Entrepreneurs expect professional investors to be practically frothing at the mouth to fund their ventures - since, as we all know, every concept for a new business is original, innovative, and guaranteed to generate profit! Of course that isn't how professional investors see it and why they have a reputation for being somewhat jaded. They can be downright cynical when it comes to funding service-based business models.
As founder, president and CEO of such a company, I have lived the perils faced by entrepreneurs who wish to charge forward with a service-oriented business. I started TriNet Group, Inc. in 1988 to provide an online and in-person solution for outsourcing payroll, employee benefits, and other human resources services - and over the last 13 years, I have raised equity financing from angel, corporate, and venture capital investors. As TriNet's customers include many companies that pursue equity financing, I've also witnessed the struggles fellow entrepreneurs have in getting investors to open their wallets.
In a sense, service businesses are stigmatized as those that won't grow quickly and yield an acceptable return to equity investors. Founders of such companies need to understand that stigma, so they can develop a model that counters objections, builds confidence, and ensures a solid foundation for the business itself.
Assess Your Service Model
The first step is to consider the service business as a "customer-value proposition." I feel there are three types: those based on expertise, those based on a method for enabling transactions, and those that effect an exchange. Let's take a closer look at these three propositions. In an expertise-based business, the principal benefit to the customers is derived from the personal skill or knowledge of the individual providing and delivering the service. While professionals such as lawyers and consultants are the most typical example of this type, the model also holds for expertise in a range of fields, from the ability to design a custom database to the skill of cooking a gourmet meal for sale in an expensive restaurant.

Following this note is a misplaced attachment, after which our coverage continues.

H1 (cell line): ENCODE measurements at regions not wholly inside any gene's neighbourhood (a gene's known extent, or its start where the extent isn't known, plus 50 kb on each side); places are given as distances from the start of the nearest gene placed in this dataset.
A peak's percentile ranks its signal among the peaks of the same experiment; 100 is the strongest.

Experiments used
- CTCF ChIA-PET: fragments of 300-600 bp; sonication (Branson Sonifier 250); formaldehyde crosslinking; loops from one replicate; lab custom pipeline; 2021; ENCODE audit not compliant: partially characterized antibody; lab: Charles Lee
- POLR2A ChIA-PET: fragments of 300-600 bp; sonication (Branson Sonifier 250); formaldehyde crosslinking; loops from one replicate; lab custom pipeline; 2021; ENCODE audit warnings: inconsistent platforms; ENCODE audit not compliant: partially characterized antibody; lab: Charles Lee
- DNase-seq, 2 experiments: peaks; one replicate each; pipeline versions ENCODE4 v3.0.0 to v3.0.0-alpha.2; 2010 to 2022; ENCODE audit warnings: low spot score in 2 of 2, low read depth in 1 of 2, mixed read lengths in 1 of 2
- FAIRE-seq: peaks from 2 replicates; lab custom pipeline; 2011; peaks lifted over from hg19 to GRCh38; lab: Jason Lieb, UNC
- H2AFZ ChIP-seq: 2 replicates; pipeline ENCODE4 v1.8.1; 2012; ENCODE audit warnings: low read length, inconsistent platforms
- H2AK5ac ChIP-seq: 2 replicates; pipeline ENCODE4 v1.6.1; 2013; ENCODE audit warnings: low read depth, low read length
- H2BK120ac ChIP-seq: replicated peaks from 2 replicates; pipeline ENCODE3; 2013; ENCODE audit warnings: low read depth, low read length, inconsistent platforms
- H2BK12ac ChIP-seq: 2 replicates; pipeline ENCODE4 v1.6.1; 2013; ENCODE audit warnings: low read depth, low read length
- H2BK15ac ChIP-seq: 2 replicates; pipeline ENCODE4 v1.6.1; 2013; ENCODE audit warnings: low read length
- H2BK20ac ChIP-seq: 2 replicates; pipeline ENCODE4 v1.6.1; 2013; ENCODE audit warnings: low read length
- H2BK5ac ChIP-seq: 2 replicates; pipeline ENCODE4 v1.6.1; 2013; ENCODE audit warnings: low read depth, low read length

Next are transaction-based models, which leverage infrastructure by delivering a consistent product or service in high volume. Here's a classic example: a Starbuck's coffee shop. While each cup of coffee doesn't contribute much to the bottom line, the enterprise as a whole generates revenue and profit from the sheer volume of coffee sold across a vast number of stores. The model works because company brand and infrastructure are used to great effect without incurring high labor costs.
Finally, businesses based on the trading model bring together buyers and sellers, thus acting as middlemen that offer the advantages of convenience and better pricing. An online auction site - say, eBay - is the quintessential example. Another would be the specialty store that receives goods from a wholesaler, marks up the costs, and sells the items for a profit.
In some cases, a service business model might involve all of these value propositions; however, one of the three usually determines a company's strategy and profit potential. Given the speed of change today, a business can also shift allegiance from one model to another over time. Both Amazon.com and eBay began as traders bringing together buyers and sellers; now, after devoting resources to infrastructure, customer service and the user experience, they fall more into the realm of the transaction-based business.
Know Your Model's Weaknesses
Although these business models might appear reasonable, each presents a concern for investors, who must decide whether companies built on such models can grow fast enough to create an investor liquidity event, such as an IPO or merger or acquisition.
In the case of the expertise-based model, the limiting factor is scalability. Such firms are beholden to the number of billable hours that their professionals can invoice. In other words, when their staff doesn't have a paying customer lined up to cover the overhead for each professional, the business is absorbing the cost of nonproductive talent.